(17 October 2000, interview with PSB, On keeping corporate influence in check),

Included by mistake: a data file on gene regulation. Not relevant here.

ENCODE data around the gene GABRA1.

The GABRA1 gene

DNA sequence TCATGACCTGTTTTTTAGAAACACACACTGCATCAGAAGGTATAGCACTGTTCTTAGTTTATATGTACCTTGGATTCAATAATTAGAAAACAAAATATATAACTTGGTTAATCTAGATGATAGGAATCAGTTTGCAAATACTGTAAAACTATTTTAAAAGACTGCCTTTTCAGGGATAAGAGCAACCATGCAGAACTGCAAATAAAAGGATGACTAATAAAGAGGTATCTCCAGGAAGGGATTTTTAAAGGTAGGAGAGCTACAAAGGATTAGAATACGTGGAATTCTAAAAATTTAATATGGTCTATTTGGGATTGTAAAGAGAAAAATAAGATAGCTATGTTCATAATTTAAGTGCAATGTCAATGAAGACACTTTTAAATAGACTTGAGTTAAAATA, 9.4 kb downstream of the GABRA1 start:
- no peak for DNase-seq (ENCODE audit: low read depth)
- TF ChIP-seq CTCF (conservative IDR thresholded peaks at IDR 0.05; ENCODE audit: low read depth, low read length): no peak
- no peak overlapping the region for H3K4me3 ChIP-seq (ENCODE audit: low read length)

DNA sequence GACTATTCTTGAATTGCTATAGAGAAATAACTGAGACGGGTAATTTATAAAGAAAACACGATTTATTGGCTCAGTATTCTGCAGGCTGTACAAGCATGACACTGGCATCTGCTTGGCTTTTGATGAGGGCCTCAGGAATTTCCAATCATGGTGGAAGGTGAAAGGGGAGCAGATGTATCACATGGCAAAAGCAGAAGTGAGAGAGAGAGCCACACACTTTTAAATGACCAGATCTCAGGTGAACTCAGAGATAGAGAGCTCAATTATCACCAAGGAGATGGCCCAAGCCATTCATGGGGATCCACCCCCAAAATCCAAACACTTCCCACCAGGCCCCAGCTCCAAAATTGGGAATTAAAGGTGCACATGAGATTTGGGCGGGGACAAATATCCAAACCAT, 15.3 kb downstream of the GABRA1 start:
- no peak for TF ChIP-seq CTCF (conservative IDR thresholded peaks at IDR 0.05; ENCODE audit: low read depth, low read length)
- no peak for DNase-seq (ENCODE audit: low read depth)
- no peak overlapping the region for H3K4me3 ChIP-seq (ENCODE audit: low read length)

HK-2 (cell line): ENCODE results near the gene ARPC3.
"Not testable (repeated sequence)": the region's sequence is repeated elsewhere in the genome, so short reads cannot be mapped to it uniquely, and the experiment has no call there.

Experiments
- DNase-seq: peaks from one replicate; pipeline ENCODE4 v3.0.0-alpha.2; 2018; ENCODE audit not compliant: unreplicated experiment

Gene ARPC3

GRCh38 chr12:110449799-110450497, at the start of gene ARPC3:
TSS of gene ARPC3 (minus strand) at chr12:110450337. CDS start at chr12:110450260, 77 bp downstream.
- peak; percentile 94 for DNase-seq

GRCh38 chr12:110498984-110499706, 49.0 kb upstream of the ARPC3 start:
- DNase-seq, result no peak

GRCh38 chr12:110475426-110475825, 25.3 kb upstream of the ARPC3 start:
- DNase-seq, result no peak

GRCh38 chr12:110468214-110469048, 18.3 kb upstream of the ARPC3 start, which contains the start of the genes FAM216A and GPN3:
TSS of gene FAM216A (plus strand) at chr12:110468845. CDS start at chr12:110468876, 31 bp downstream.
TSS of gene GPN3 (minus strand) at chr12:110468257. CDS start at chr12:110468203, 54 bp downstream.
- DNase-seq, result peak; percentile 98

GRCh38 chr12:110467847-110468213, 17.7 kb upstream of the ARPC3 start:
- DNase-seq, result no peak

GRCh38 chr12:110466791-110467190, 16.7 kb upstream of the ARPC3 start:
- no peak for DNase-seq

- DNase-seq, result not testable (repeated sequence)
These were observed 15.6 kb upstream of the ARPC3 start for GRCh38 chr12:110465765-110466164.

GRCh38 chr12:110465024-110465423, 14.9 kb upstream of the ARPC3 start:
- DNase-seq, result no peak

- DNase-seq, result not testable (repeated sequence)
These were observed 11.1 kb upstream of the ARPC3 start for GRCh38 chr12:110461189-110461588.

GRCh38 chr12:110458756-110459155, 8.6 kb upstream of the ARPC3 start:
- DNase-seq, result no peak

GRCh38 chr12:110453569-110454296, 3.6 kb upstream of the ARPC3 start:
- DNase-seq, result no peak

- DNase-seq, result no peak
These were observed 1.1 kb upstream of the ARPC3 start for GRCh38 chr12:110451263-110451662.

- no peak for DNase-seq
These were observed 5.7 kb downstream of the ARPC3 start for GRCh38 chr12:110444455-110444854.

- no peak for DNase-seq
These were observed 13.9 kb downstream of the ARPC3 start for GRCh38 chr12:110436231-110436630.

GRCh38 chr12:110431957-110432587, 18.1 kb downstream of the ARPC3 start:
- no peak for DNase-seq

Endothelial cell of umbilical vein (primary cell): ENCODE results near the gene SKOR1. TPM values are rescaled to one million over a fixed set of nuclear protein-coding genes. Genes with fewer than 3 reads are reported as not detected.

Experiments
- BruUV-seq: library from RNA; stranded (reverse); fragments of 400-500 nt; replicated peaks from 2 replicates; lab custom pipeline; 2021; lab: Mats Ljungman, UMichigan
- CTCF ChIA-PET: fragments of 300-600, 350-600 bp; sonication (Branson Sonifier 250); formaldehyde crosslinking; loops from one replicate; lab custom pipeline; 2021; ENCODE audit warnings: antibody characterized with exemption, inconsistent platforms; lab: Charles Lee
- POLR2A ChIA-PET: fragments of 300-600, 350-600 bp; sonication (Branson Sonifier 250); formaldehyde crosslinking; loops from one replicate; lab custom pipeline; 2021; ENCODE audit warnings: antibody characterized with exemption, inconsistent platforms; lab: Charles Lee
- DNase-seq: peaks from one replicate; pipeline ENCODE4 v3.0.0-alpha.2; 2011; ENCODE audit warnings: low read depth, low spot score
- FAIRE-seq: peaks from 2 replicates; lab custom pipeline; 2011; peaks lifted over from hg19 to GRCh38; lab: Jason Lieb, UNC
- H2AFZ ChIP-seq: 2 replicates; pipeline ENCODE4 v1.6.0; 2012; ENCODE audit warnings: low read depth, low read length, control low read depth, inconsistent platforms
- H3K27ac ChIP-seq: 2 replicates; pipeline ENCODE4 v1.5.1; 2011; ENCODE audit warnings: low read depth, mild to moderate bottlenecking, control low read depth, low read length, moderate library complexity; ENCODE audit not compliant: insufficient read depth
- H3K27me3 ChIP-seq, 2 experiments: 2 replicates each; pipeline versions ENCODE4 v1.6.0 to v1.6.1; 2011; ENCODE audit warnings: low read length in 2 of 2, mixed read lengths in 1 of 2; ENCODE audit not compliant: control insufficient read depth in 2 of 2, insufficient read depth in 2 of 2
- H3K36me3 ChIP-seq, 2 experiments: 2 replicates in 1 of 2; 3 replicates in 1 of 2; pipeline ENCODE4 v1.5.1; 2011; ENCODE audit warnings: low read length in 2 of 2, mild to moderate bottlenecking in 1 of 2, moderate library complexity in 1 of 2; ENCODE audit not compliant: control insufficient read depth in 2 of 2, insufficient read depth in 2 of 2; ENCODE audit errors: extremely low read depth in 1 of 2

"I don't think anybody, even for a moment, suggested you shouldn't be able to buy a cheap bar of soap in one shop against another that's more expensive. That's not the point. It's corporate power that it's about. I mean, the political power of a big corporation -- I've dealt with them all my life. I mean, I was the energy minister, so I used to deal with the oil companies. And Esso once came to me and said, "We're not working with you because you're of a different political philosophy." So I said, "Thank you very much," and they went out. I had all the North Sea oil and I had to allocate it, so I didn't give any to Esso. They came back a year later, and they were on their knees. Amoco wouldn't cooperate, so they didn't get any more North Sea oil, so they sacked their top management and came back and got it [from me]. I mean, we're much more powerful in dealing with big corporations than anyone believes. I remember IBM tried to cancel out our devaluation of the pound by raising the price of all their goods. So I put pressure on them, and they had to capitulate. But you've got to fight for the people you elect."